“I talk a lot. But I wouldn't have been CEO for the past 22 years if I didn't listen carefully and ask the right questions,” said Kathy Juckett, recipient of the 2023 International Casual Furnishings Association Lifetime Achievement Award. An avid horse lover, as a teen, she wanted to be a veterinarian until weighing her desire for a large family against the demands of that career. Never planning to, she joined the family business, Telescope Casual Furniture, in Granville, NY, after college.
Kathy's great-grandfather, Henry J.W. Vanderminden Sr., founded the company over a century ago. His son, Henry J.W. Vanderminden Jr., continued his legacy, leading the company until his nineties. His son, Robert D. Vanderminden, Sr., then became CEO, and named his daughter, Kathy, as his successor in 2001. Kathy's grandfather, who died in 1993, predicted her leadership path. “As a woman with a head for business, you are a freak of nature, but the way you juggle the priorities of an executive, mother, wife, daughter and granddaughter, and make it look so easy, tells me that you were born to be a manager,” he told her early in her career.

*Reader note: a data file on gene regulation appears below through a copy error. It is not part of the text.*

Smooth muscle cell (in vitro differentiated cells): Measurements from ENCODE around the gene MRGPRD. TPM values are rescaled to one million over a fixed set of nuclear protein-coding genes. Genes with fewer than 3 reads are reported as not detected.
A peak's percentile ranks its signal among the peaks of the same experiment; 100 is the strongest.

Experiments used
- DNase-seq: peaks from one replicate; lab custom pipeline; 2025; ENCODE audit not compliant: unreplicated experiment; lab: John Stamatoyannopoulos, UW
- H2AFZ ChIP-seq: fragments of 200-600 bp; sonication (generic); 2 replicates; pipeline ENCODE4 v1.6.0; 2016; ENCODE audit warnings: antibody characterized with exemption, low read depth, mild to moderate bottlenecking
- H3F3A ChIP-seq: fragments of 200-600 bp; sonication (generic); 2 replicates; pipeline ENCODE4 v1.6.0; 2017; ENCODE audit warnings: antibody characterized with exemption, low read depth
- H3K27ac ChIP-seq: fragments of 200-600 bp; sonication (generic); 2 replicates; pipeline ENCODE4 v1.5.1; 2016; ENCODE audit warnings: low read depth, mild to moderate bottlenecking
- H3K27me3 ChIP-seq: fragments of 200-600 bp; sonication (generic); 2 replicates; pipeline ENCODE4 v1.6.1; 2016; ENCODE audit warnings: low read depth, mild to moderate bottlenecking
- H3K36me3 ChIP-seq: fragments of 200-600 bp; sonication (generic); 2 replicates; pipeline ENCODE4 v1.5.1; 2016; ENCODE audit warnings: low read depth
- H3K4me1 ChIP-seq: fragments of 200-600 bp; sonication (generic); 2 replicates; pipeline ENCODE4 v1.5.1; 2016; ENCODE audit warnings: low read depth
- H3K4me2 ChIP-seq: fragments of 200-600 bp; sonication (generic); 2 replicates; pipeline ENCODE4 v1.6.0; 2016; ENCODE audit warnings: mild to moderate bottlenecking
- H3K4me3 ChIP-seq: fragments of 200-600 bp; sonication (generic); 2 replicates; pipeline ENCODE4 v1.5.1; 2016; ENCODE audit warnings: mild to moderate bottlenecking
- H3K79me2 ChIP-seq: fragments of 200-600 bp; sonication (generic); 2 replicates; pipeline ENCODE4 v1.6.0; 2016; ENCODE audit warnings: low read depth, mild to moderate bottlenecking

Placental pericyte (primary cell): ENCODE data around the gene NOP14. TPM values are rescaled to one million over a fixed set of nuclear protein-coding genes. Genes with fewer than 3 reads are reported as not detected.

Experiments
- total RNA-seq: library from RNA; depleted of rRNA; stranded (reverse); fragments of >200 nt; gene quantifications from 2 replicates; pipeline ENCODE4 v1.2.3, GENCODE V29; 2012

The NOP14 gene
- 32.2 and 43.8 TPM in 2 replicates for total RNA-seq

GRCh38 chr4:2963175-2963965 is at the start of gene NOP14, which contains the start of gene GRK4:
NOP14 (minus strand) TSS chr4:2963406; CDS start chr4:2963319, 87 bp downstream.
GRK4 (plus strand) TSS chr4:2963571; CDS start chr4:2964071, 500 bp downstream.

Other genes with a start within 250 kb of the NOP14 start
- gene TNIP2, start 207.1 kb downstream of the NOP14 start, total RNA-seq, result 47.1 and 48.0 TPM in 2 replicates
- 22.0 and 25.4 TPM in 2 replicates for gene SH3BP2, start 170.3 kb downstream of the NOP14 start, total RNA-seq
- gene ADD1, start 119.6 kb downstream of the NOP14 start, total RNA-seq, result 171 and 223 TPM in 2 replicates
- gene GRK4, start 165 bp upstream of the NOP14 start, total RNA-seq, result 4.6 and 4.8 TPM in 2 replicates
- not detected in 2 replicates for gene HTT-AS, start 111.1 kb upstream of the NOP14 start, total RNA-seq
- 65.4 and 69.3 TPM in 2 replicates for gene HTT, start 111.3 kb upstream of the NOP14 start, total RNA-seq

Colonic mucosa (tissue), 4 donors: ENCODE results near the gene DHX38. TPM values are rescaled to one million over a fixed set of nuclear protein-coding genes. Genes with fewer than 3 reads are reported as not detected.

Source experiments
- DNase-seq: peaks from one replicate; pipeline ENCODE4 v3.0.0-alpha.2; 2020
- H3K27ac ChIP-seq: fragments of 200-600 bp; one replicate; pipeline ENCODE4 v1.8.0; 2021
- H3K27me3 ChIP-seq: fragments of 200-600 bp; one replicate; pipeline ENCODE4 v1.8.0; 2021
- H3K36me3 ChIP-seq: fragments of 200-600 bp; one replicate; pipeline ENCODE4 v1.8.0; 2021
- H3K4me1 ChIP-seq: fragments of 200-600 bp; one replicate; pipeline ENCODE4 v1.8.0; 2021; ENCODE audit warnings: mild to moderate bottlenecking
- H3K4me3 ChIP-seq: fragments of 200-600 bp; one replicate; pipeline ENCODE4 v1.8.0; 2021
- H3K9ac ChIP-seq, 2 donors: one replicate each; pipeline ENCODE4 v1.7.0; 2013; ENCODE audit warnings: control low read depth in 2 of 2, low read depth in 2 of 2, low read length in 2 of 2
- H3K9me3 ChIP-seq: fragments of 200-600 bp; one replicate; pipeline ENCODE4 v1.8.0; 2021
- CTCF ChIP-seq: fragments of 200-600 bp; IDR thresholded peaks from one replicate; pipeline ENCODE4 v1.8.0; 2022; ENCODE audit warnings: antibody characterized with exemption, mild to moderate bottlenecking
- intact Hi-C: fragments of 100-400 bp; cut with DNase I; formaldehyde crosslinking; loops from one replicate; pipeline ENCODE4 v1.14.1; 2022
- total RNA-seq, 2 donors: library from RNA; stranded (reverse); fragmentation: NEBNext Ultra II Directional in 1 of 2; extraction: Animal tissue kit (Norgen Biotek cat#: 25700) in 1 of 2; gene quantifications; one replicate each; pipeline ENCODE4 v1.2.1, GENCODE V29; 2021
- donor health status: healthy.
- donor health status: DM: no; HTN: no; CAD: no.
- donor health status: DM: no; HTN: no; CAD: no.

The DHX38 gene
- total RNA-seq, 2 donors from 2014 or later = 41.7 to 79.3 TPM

“Working in the family business was never my ambition growing up. I landed there at the end of my senior year at Skidmore College because of a credit issue. I had to complete an independent study to have enough credits to graduate,” said Kathy. “I was majoring in the pioneering area of Industrial Social Work, so a professor helped me develop an independent study program to support the human resources office. My first day was May 21, 1979, and, 44 years later, I'm still here.”
Kathy's duties weren't limited to her HR project – helping employees with alcohol addiction seek rehab rather than firing them – but entailed working for a harsh taskmaster in the sewing room, learning how the machines operated plus listening to management and workers explain their challenges. “I finished my project and graduated,” said Kathy, adding, “I learned more in those few months than during my four years of college. It became obvious to me that this was where I belonged.”